Thus, for example, a “red” photon having a frequency of (corresponding to a wavelength of about 750 nm, or 7500 Å) has 4/7 the energy of a “blue” photon, of frequency of Because it connects the energy of a photon with the color of the light it represents, this relationship is the final piece in the puzzle of how to understand the spectra we see.

Environmental conditions ultimately determine which description—wave or stream of particles—better fits the behavior of electromagnetic radiation. As a general rule of thumb, in the macroscopic realm of everyday experience, radiation is more usefully described as a wave, and in the microscopic domain of atoms, it is best characterized as a stream of particles.

The Spectrum of Hydrogen

Absorption and emission of photons by a hydrogen atom are illustrated in Figure 2.19. Figure 2.19(a) shows the atom absorbing a photon of radiation and making a transition from the ground state to the first excited state, then emitting a photon of precisely the same energy and dropping back to the ground state. The energy difference between the two states corresponds to an ultraviolet photon, of wavelength 121.6 nm (1216 Å).

Figure 2.19 Atomic Excitation (a) Absorption of an ultraviolet photon (left) by a hydrogen atom causes the momentary excitation of the atom into its first excited state (center). Eventually, the atom returns to its ground state (right), in the process emitting a photon having the same energy as the original photon. (b) Absorption of a higher-energy ultraviolet photon may boost the atom into a higher excited state, from which there are several possible paths back to the ground state. At top, the electron falls immediately back to the ground state, emitting a photon identical to the one it absorbed. At bottom, the electron first falls into the first excited state, producing rvisible adiation of wavelength 656.3 nm—the characteristic red glow of excited hydrogen. The object shown in the inset, designated N81, is an emission nebula: an interstellar cloud consisting largely of hydrogen gas excited by absorbing radiation emitted by some extremely hot stars (the white areas near the center). (Inset: NASA)

Classical Hydrogen Atom Part 1

Classical Hydrogen Atom Part 2

Figure 2.19(b) depicts the absorption of a more energetic (higher-frequency, shorter-wavelength) ultraviolet photon, this one having a wavelength of 102.6 nm (1026 Å), causing the atom to jump to the second excited state. From that state the electron may return to the ground state via either one of two alternate paths.

  1. It can proceed directly back to the ground state, in the process emitting an ultraviolet 102.6 nm photon identical to the one that excited the atom in the first place.
  2. Alternatively, it can cascade down one orbital at a time, emitting two photons: one having an energy equal to the difference between the second and first excited states, and the other having an energy equal to the difference between the first excited state and the ground state.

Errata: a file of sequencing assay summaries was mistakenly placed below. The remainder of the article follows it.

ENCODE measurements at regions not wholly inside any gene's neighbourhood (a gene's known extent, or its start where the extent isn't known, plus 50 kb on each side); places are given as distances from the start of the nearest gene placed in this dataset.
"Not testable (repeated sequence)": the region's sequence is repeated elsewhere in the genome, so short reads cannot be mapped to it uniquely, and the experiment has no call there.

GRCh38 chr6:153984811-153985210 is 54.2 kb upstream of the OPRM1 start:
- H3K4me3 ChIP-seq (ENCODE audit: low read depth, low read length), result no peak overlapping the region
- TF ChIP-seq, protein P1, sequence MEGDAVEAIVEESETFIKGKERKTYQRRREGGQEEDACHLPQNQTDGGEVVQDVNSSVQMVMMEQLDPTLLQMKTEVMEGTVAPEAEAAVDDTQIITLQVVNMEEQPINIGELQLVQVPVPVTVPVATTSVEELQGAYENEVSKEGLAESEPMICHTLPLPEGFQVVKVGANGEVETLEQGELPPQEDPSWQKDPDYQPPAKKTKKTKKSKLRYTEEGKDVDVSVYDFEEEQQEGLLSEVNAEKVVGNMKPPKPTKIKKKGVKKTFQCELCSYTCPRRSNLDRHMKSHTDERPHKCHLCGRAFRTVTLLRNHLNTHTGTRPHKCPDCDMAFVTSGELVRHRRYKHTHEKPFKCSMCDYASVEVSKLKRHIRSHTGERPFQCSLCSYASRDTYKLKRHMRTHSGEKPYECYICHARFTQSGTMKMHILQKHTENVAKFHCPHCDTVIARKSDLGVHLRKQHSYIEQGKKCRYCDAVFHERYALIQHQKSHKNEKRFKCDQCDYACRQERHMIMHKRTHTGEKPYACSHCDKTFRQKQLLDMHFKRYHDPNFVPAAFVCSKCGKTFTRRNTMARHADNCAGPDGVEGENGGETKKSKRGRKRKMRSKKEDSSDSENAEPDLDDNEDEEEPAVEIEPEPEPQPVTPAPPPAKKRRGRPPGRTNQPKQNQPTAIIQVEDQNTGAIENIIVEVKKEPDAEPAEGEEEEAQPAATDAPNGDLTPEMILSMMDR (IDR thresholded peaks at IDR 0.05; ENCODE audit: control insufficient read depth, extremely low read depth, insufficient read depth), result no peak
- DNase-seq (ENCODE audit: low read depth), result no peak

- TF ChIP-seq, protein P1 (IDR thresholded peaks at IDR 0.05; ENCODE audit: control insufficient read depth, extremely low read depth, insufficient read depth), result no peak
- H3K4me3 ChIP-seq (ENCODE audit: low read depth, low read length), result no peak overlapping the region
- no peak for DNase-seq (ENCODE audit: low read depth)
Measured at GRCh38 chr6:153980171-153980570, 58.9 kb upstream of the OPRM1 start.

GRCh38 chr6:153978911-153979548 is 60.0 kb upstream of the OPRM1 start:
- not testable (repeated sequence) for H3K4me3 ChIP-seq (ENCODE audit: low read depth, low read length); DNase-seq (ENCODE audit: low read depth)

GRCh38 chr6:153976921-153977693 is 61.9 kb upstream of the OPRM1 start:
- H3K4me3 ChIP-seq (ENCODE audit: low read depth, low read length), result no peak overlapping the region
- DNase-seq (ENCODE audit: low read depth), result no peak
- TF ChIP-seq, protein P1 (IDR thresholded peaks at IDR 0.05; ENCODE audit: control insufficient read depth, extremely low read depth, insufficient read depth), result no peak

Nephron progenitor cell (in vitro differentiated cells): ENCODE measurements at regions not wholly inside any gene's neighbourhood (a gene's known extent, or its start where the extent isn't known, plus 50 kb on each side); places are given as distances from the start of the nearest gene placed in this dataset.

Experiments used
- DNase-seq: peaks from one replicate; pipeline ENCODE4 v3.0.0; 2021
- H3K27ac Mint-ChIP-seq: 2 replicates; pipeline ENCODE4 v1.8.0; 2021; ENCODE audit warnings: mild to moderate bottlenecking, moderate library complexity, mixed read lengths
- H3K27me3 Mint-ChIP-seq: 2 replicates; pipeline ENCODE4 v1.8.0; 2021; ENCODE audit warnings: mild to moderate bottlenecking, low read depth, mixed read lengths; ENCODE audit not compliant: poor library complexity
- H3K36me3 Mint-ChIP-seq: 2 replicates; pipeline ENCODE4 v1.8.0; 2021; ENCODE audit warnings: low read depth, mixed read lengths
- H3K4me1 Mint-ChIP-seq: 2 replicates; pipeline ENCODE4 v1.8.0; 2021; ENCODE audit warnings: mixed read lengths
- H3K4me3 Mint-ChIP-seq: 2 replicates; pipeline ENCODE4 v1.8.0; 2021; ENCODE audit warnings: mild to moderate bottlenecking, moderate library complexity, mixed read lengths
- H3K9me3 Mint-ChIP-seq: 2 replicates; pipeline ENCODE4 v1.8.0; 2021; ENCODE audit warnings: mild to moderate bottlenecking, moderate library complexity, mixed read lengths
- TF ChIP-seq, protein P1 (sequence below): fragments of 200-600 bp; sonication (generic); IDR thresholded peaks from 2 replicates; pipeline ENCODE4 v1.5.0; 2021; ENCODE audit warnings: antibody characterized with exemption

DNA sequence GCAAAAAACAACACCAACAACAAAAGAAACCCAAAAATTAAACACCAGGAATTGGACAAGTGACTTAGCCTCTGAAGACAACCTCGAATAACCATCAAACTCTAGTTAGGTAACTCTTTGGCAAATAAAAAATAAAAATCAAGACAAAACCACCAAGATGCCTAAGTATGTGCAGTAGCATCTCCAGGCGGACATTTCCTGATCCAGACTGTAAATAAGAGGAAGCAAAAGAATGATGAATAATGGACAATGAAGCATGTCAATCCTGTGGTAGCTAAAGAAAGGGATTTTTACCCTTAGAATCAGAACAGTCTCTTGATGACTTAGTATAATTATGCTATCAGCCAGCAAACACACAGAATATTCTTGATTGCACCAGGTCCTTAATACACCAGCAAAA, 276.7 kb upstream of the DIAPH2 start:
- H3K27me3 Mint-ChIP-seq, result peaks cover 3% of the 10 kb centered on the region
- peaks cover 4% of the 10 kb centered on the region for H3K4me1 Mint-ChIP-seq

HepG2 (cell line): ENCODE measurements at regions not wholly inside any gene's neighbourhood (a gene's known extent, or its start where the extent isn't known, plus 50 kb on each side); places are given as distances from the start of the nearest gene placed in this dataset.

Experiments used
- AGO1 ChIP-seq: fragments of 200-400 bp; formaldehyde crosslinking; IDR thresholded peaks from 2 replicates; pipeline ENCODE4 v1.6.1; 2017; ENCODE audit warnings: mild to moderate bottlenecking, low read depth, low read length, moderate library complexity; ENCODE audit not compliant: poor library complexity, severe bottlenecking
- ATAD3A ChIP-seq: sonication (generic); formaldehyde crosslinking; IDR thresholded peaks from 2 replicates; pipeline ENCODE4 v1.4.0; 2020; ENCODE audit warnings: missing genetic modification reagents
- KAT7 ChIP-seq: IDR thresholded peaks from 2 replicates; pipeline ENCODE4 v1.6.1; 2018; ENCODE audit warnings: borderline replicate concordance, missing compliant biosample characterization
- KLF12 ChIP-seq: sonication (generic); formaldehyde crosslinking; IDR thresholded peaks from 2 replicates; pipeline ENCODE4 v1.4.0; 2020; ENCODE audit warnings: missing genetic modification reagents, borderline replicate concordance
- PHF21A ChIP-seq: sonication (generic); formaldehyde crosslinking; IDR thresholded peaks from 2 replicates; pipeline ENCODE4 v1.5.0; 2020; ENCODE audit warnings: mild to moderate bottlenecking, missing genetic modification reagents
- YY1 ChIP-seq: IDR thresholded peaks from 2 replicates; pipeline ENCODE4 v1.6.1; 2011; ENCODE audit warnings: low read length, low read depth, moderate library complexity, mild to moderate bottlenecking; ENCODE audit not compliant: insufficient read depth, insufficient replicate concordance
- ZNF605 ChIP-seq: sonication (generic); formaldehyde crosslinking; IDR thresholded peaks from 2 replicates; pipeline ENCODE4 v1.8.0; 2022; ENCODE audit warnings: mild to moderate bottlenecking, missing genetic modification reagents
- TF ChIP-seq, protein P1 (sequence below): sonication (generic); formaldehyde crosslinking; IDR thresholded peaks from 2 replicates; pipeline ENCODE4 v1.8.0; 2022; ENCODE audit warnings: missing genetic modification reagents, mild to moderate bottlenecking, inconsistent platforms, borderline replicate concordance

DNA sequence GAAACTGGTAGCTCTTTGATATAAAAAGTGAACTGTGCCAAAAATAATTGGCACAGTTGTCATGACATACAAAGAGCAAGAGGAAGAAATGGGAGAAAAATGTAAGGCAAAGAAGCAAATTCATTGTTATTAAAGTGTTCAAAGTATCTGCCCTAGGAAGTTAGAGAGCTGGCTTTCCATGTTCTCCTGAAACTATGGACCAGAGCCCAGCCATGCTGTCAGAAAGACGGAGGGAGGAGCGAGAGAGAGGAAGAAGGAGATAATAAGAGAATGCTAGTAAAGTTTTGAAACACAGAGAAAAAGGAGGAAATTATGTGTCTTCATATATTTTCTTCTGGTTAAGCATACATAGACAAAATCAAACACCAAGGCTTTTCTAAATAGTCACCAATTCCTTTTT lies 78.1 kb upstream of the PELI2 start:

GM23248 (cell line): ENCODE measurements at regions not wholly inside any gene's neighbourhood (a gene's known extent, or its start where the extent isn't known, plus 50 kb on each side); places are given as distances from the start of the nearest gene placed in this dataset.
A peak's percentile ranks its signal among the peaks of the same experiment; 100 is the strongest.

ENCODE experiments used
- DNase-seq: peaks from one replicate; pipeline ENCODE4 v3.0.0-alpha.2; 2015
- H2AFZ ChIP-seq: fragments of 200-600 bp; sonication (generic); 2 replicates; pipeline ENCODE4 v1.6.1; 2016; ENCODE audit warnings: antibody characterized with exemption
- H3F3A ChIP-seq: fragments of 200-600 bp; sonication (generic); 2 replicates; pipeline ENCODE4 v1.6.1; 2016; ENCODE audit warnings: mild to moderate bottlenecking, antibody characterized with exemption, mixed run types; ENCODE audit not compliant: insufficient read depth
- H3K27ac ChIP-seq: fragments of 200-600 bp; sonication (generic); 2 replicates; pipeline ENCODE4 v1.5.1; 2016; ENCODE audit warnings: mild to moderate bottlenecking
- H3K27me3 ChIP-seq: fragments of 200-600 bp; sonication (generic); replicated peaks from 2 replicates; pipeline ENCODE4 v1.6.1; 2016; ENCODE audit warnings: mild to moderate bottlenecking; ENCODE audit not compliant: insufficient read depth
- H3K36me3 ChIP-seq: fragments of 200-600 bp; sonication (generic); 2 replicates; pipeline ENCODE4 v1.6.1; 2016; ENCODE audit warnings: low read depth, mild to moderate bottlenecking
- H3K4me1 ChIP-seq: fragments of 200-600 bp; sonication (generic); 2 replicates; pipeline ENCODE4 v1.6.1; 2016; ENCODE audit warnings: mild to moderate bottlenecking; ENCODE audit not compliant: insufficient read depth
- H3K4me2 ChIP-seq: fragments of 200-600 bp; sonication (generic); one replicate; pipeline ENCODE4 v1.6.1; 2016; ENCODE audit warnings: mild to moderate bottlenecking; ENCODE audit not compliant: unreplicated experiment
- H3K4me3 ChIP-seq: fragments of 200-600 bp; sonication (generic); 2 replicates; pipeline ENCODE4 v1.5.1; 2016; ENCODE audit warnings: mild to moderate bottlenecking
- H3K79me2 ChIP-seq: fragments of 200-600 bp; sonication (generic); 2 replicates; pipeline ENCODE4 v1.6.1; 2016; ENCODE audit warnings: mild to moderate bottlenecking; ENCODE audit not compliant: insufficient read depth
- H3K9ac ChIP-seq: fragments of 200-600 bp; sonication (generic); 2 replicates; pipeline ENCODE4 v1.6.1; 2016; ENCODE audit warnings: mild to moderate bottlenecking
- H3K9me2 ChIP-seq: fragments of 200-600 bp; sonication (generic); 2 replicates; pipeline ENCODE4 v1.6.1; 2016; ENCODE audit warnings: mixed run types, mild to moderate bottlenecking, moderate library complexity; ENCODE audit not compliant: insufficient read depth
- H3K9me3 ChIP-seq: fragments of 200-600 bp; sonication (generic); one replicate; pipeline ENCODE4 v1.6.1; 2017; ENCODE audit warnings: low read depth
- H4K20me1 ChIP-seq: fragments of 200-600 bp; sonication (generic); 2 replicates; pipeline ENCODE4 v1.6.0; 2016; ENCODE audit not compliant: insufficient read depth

The second step in the cascade produces a 121.6-nm ultraviolet photon, just as in Figure 2.19(a). However, the first part of the cascade—the one from the second to the first excited state—produces a photon of wavelength 656.3 nm (6563 Å), which is in the visible part of the electromagnetic spectrum. This photon is seen as red light. An individual atom—if one could be isolated—would emit a momentary red flash. The inset in Figure 2.19 shows an astronomical object whose red coloration is the result of precisely this process.

Absorption of more energy can boost the electron to even higher orbitals within the atom. As the excited electron cascades back down to the ground state, the atom may emit many photons, each with a different energy and hence a different color, and the resulting spectrum shows many distinct spectral lines. In the case of hydrogen, all transitions ending at the ground state produce ultraviolet photons. However, downward transitions ending at the first excited state give rise to spectral lines in or near the visible portion of the electromagnetic spectrum (Figure 2.13). Because they form the most easily observable part of the hydrogen spectrum and were the first to be discovered, these lines (also known as Balmer lines) are often referred to simply as the “Hydrogen series” and are denoted by the letter H. Individual transitions are labeled with Greek letters, in order of increasing energy (decreasing wavelength): the line corresponds to the transition from the second to the first excited state and has a wavelength of 656.3 nm (red); (third to first) has wavelength 486.1 nm (green); (fourth to first) has wavelength 434.1 nm (blue); and so on. We will use these designations (especially and ) frequently in later chapters.

Bohr Atom and Spectra

Kirchhoff’s Laws Explained

Let’s reconsider our earlier discussion of emission and absorption lines in terms of the model just presented. In Figure 2.16(b) a beam of continuous radiation shines through a cloud of cool gas. The beam contains photons of all energies, but most of them cannot interact with the gas because the gas can absorb only photons having precisely the right energy to cause an electron to jump from one orbital to another. Photons having energies that cannot produce such a jump do not interact with the gas at all. They pass through it unhindered. Photons having the right energies are absorbed, excite the gas, and are removed from the beam. This is the cause of the dark absorption lines in the spectrum. These lines are direct indicators of the energy differences between orbitals in the atoms making up the gas.

The excited gas atoms rapidly return to their original states, each emitting one or more photons in the process. Most of these reemitted photons leave at angles that do not take them through the slit and on to the detector. A second detector looking at the cloud from the side (Figure 2.16c) would record the reemitted energy as an emission spectrum. (This is what we are seeing in the inset to Figure 2.19.) Like the absorption spectrum, the emission spectrum is characteristic of the gas, not of the original beam.